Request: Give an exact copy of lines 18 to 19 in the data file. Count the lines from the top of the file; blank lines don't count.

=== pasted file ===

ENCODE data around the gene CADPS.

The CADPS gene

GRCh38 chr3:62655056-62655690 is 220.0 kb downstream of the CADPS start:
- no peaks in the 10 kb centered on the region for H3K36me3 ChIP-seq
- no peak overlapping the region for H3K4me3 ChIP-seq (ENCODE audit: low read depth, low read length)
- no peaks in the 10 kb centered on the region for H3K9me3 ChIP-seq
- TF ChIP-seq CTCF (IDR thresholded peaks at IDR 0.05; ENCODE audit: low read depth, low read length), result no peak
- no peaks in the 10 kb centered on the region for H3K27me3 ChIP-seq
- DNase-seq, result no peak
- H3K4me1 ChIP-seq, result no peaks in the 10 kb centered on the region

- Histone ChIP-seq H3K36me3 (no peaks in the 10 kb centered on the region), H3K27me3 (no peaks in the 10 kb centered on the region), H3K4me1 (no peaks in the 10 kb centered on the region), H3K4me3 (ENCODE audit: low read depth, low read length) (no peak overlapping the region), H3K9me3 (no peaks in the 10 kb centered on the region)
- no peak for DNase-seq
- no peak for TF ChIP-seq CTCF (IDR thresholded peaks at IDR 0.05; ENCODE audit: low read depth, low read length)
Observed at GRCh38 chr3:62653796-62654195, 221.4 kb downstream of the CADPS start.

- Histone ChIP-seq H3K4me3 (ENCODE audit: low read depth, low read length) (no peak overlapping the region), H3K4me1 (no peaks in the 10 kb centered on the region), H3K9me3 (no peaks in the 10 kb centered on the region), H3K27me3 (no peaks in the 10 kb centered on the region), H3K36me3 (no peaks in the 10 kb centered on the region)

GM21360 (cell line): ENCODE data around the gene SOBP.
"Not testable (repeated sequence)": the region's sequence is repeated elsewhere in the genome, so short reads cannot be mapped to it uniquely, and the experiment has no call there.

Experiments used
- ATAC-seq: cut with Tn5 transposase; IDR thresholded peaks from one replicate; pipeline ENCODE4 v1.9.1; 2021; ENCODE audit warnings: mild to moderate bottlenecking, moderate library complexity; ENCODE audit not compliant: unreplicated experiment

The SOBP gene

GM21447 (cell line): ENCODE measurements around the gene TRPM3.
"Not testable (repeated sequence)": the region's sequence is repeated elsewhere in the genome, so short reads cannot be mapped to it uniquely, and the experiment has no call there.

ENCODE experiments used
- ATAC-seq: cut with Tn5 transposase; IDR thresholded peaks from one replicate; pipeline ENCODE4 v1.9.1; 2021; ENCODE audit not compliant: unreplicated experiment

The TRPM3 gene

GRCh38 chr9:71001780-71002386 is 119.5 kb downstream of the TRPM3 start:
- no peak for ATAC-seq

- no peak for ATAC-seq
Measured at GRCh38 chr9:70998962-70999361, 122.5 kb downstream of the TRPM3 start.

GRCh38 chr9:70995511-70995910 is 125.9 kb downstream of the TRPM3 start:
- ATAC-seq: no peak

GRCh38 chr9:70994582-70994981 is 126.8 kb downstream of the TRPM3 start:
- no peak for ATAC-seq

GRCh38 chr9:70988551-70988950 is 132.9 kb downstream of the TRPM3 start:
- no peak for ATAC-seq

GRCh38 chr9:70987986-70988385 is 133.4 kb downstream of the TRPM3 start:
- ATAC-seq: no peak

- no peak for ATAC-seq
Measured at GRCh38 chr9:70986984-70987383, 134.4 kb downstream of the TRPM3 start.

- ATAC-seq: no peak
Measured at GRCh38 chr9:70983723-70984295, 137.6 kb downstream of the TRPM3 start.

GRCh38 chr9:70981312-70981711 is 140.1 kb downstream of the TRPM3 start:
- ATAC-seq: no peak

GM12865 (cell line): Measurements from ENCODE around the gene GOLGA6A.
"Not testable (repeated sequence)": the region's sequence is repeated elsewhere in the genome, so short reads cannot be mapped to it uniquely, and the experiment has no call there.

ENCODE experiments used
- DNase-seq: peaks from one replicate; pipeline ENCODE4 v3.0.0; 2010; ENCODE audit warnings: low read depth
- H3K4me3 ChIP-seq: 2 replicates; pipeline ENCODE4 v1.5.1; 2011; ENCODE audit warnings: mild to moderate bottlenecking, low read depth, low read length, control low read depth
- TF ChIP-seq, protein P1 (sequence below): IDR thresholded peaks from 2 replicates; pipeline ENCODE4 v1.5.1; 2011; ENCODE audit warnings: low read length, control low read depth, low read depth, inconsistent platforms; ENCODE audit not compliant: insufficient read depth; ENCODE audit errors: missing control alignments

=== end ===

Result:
Experiments used
- ATAC-seq: cut with Tn5 transposase; IDR thresholded peaks from one replicate; pipeline ENCODE4 v1.9.1; 2021; ENCODE audit warnings: mild to moderate bottlenecking, moderate library complexity; ENCODE audit not compliant: unreplicated experiment